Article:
Renewable energy facilities are a key part of mitigating climate change, but can pose threats to wild birds and bats, most often through collisions with infrastructure. Understanding collision risk and the factors affecting it can help minimize impacts on wild populations. For wind turbines, flight altitude is a major factor influencing collision risk, and altitude-selection analyses can evaluate
Emily L. Weiser, Cory T. Overton, David C. Douglas, Michael L. Casazza, Paul L. Flint

A systematic review of the effects of climate variability and change on black and brown bear ecology and interactions with humans

Climate change poses a pervasive threat to humans and wildlife by altering resource availability, changing co-occurrences, and directly or indirectly influencing human-wildlife interactions. For many wildlife agencies in North America, managing bears (Ursus spp.) and human-bear interactions is a priority, yet the direct and indirect effects of climate change are exacerbating management challenges.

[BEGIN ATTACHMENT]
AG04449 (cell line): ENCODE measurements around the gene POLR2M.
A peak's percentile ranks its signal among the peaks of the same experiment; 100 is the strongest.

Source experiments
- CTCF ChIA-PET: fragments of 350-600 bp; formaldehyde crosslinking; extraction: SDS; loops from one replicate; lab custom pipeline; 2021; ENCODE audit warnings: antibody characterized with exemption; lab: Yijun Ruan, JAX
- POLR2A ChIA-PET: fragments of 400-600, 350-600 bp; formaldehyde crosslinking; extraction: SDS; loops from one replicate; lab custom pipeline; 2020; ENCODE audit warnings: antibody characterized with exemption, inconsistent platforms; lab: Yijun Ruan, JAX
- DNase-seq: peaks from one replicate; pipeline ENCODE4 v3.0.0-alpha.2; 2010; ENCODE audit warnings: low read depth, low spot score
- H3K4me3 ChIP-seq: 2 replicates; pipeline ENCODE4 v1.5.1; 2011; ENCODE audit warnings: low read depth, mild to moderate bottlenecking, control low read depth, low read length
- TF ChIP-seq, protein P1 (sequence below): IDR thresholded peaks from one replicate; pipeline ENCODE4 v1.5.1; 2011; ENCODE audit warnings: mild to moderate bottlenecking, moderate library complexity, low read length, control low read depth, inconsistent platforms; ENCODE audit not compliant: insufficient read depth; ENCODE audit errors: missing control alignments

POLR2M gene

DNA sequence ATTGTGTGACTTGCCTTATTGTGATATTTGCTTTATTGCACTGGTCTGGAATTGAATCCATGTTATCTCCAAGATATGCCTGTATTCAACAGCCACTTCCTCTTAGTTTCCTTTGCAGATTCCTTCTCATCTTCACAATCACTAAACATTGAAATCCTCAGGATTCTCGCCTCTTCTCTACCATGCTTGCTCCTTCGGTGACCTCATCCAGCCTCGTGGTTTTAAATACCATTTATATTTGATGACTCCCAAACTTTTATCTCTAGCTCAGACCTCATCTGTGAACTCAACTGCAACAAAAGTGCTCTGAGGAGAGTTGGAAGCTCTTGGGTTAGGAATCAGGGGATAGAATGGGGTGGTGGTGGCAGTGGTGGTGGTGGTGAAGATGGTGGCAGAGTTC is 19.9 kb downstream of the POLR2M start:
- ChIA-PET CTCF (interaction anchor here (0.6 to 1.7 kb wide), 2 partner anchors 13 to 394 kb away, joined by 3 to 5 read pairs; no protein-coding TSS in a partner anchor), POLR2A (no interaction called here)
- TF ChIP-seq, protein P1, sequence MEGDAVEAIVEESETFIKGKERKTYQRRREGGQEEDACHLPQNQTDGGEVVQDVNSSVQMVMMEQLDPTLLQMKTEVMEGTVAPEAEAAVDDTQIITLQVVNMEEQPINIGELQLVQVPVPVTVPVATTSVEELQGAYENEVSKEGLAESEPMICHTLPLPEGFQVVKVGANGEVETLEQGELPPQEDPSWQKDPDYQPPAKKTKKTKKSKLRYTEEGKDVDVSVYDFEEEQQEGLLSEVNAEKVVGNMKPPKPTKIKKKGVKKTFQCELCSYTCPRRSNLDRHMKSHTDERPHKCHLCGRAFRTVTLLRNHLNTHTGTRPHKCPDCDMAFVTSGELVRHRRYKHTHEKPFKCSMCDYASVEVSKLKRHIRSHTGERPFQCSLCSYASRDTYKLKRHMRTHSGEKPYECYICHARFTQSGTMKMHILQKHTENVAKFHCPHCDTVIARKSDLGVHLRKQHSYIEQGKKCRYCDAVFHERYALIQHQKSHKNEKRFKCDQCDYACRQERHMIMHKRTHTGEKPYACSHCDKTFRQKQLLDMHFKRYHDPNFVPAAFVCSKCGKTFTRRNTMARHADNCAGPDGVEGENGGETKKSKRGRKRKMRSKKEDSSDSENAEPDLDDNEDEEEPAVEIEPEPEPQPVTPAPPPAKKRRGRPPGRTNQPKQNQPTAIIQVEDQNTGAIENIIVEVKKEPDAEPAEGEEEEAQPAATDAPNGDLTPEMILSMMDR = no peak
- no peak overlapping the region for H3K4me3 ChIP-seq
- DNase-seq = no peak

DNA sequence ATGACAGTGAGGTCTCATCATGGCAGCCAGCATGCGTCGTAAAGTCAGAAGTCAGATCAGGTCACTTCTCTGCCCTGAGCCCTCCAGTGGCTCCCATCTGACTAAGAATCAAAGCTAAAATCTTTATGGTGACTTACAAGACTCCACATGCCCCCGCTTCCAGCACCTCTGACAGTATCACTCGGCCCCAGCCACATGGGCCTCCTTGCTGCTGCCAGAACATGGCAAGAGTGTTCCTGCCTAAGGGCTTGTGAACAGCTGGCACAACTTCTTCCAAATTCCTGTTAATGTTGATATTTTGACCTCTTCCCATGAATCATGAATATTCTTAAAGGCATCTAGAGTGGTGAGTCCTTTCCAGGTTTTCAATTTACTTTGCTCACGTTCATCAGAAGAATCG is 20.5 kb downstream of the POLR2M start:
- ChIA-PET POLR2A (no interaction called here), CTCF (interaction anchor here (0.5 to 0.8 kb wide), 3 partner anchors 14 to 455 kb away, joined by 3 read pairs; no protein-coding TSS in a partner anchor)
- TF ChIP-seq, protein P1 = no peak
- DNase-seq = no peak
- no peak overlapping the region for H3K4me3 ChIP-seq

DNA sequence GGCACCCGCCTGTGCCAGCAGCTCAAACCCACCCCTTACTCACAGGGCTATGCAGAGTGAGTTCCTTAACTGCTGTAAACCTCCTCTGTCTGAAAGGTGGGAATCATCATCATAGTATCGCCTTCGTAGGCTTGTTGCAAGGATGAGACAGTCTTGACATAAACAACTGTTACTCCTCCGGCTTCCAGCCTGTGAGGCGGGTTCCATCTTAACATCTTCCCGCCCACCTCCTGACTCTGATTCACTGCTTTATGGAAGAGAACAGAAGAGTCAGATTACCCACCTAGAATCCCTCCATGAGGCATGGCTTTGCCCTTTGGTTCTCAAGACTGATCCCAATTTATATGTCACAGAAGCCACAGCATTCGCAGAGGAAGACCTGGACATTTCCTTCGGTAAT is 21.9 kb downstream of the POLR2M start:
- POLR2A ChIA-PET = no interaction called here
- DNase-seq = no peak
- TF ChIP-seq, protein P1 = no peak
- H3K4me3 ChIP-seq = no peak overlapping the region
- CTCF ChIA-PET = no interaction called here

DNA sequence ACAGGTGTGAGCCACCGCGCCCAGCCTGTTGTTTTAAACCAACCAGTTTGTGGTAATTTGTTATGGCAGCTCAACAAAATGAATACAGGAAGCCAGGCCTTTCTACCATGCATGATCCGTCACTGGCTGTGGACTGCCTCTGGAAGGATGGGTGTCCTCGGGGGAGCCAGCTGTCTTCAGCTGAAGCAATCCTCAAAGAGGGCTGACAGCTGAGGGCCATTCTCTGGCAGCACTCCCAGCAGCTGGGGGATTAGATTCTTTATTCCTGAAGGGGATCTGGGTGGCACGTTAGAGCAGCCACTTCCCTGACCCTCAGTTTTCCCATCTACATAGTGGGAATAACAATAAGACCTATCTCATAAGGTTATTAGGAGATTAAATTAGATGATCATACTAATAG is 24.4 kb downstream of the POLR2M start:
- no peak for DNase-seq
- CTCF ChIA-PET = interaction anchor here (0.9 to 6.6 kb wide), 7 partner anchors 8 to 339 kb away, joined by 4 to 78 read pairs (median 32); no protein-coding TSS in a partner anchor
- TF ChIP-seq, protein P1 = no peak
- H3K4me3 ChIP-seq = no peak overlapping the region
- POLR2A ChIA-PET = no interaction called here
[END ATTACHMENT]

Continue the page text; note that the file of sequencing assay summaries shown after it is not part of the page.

Katherine Anne Kurth, Kate Malpeli, Joseph D. Clark, Heather E. Johnson, Frank T. van Manen

Polar bear energetic and behavioral strategies on land with implications for surviving the ice-free period

Declining Arctic sea ice is increasing polar bear land use. Polar bears on land are thought to minimize activity to conserve energy. Here, we measure the daily energy expenditure (DEE), diet, behavior, movement, and body composition changes of 20 different polar bears on land over 19–23 days from August to September (2019–2022) in Manitoba, Canada. Polar bears on land exhibited a 5.2-fold range in

Anthony M. Pagano, Karyn D. Rode, Nicholas J. Lunn, David McGeachy, Stephen N. Atkinson, Sean D. Farley, Joy A. Erlenbach, Charles T. Robbins